as as the end of 2010 – but this includes a small amount of Canadian tar sands 26.5E9 BBL that are currently under production (BP also estimate that the Tar San reserves are 143.1E9 BBL in total, this figure not included in the reserve number I am trying to get a handle on in this review).  Below is a nice graphical represetatation that someone has produced using “statistical review numbers” but they don’t actually line up exactly with the above BPdoc, for any of the preceding years or 2010, so they must come from some other document….?  they are pretty close to the BP numbers and they do show nicely the geographical spread of the remaining oil.

Let us now have a look at the International Energy Agency IEA figures if we can, this organisation is “a Paris-based autonomous intergovernmental organization established in the framework of the Organisation for Economic Co-operation and Development (OECD) in 1974 in the wake of the 1973 oil crisis.  The IEA acts as a policy adviser to its member states, but also works with non-member countries, especially China, India and Russia. The Agency’s mandate has broadened to focus on the “3Es” of sound energy policy: energy security, economic development, and environmental protection. The latter has focused on mitigating climate change. The IEA has a broad role in promoting alternate energy sources (including renewable energy), rational energy policies, and multinational energy technology co-operation. IEA member countries are required to maintain total oil stock levels equivalent to at least 90 days of the previous year’s net imports. At the end of July 2009, IEA member countries held a combined stockpile of almost 4,300,000,000 barrels (680,000,000 m3) of oil”

While the official report costs report costs over 120EuroDollars, I am only interested in the overall Crude Oil reserve figure they are suggesting, so as to compare it with the above BP and CIA estimates:


During my research, I came across this interesting article / allagation, suggesting strongly that the IEA reserve figures are spurious and overstated in order to avoid political pressure on the USA to change the nature of it’s oil based economy, from an anonymous ex employees of the IEA.

Another organisation is the American Energy Information Administration, they show stated reserves in the figure below:

By law, EIA’s products are prepared independently of policy considerations. EIA neither formulates nor advocates any policy conclusions. The Department of Energy Organization Act allows EIA’s processes and products to be independent from review by officials.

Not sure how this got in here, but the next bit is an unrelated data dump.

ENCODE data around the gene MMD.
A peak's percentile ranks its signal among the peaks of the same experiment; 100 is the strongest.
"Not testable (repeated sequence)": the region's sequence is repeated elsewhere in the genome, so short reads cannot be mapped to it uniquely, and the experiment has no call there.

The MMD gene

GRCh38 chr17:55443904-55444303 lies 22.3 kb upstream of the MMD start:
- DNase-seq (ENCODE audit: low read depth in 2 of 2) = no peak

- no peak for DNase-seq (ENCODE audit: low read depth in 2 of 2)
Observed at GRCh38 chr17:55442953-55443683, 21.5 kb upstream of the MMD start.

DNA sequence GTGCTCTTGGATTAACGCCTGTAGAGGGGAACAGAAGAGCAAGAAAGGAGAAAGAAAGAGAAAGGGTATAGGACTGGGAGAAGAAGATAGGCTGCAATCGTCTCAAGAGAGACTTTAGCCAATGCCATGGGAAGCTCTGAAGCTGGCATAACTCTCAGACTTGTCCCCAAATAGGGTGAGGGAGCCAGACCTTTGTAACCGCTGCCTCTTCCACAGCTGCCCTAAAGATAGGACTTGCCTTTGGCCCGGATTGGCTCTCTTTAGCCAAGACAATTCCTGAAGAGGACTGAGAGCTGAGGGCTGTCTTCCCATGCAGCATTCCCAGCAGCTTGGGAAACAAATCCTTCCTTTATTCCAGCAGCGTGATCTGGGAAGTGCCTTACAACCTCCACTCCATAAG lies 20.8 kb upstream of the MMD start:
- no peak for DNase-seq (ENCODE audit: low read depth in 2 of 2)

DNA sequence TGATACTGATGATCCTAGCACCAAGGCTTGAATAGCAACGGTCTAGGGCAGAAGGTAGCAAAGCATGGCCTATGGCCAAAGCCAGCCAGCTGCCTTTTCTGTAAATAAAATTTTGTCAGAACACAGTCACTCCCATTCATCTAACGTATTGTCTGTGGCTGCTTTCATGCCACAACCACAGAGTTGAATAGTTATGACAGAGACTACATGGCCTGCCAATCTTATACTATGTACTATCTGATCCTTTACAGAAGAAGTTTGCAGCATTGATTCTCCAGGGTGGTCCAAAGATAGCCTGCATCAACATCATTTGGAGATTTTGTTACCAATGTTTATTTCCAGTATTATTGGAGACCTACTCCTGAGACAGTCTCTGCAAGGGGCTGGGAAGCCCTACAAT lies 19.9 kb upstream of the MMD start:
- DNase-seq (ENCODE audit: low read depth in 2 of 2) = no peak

But they state their source from yet another organisation (with some national adjustments) the Oil and Gas Journal, a paid service… The Oil & Gas Journal is a leading petroleum industry weekly publication with a worldwide coverage. It is headquartered in Tulsa, Oklahoma and the journal has a major presence in Houston, Texas. The journal is published by PennWell Corporation. Its publisher is Paul Westervelt, Vice President of PennWell Corporation, and editor is Bob Tippee. The first issue was published in 1902. Its online information services started in 1994.

The EIA estimate of Crude Reserves to the end of 2010 is:

= 1,471.2 E9 BBL

Here are a couple of good reads – although now a little dated on the realibility (or not) of the global reserve numbers:

The more one looks at the reserve numbers the less confidence you gain in what we actually know about it… Because of a number of factors, it is almost an “unknowable” subject area:

There is no global standardization in the way reserve numbers are Calculated

There is no global standardization in the way reserve numbers are Reported in terms of certainty

There are various Conflicting Motives from a wide array of interests – both government and corperate on what reserve numbers should be reported- the following video is a very brief summary of these conflicts….

A further discussion on the conflicting motives can be found here:

Speaking of mystical reserve numbers, another source of data is the OPEC statistical review, they are citing a worldwide oil resource for 2010 (presumably at the end of the calendar year) of

1,467.0 E9 BBL

The 108 page document they produce is really well put together and has tons of interesting production, distribution and economic facts relating to both the world wide and the OPEC nations.  It also has a really interesting review of the Oil Majors (Shell, ExxonMobil, etc) revenues profits and margins which will be pulled from the respective annual reports – be that as it may, the reliability of the actual reserves numbers from the OPEC countries leaves us, according to this former employer of the IEA, “Stuck in a Haze”, as mentioned above the OPEC reserve figures are likely to be overstated for production reasons.

In any case – what is really important, is not so much what the actual reserve number is (this will only let us know for how long the chronic crises of oil restrictions will drag on and how acute the problem is going to be) but at what point is our production capacity going to be outstripped by demand, I will now take a look at this in the following section:

Cumulative Production = 90 E9 BBL

Future Discoveries = 910 E9 Barrels